It was the cat’s birthday, so the dog bought her a present.
In this standalone sentence, there are only two things that could be referred to by her: the cat and the dog.
- Both birthday and present are nouns, but neither one of them can reasonably be assigned a female gender in this context. Nor would it make any sense to believe that the dog bought the birthday a present or that the dog bought the present a present (discounting the additional problem with the syntax around present where that would result in the pronoun coming before the noun and the recursive fact that it would mean the present was the present's own present).
- It's possible that her refers to something in an unstated previous sentence—but, for the sake of argument, let's assume that we're only concerned with this single sentence and there is no context that's been omitted.
This leaves two possibilities:
It was the cat's birthday, so the dog bought (the dog) a present.
There are a couple of problems with this interpretation:
- When it's somebody's birthday, presents are generally bought for the person whose birthday it is. From the point of view of common sense, it's unlikely (although not impossible) that the dog would buy a present for anybody other than the cat.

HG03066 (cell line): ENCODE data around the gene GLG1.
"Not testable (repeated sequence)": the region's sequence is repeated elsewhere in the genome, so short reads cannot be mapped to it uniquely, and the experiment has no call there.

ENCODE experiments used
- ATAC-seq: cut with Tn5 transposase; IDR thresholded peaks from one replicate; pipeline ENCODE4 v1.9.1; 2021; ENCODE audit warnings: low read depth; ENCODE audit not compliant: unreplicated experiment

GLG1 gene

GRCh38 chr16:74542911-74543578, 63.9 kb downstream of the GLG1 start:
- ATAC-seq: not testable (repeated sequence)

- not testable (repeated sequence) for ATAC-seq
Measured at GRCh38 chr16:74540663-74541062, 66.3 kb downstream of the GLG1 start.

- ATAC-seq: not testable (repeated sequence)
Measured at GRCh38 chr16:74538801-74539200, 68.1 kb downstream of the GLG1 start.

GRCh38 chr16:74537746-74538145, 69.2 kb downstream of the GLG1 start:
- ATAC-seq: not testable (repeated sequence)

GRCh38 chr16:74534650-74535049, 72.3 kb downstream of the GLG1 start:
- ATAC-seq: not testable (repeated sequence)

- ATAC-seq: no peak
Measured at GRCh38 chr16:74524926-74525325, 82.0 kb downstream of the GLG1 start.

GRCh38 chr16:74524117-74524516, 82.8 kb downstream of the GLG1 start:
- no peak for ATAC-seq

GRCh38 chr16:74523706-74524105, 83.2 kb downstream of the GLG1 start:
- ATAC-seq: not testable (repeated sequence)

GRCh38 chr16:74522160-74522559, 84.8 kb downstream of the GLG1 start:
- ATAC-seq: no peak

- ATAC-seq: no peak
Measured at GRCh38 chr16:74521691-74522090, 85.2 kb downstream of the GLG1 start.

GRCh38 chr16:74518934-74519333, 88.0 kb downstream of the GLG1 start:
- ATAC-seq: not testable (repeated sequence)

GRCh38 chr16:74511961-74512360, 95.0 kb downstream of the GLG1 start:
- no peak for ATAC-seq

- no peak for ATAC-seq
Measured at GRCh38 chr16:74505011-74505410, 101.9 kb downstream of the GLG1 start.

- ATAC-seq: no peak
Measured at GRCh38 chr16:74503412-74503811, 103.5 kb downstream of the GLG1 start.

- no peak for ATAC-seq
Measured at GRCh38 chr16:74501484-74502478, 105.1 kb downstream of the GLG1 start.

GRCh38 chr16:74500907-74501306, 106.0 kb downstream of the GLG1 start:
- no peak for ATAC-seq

- If it really were the dog who was the recipient of the present, a reflexive pronoun would be the far more likely choice: the dog bought herself a present.
It was the cat's birthday, so the dog bought (the cat) a present.
By the process of elimination, this is the only likely interpretation remaining. It is also positively supported by virtue of the fact that it is the cat's birthday—making the cat the likely recipient of any present.
So, there are really the only two sentences that would make sense:
1. It was the cat's birthday, but the dog bought herself a present instead. [Herself refers to the dog.]
2. It was the cat's birthday, so the dog bought her a present. [Her refers to the cat.]
Since the wording of the actual sentence is that of the second interpretation, the second interpretation is the only one that makes any real sense.
There is no explicit certainty of the referent of any pronoun. It's always possible to come up with some outlandish context for a pronoun to actually be referring to something other than what it was intended to refer to. But unless there are reasonable grounds for uncertainty, you can assume that it's referring to what it makes sense for it to be referring to.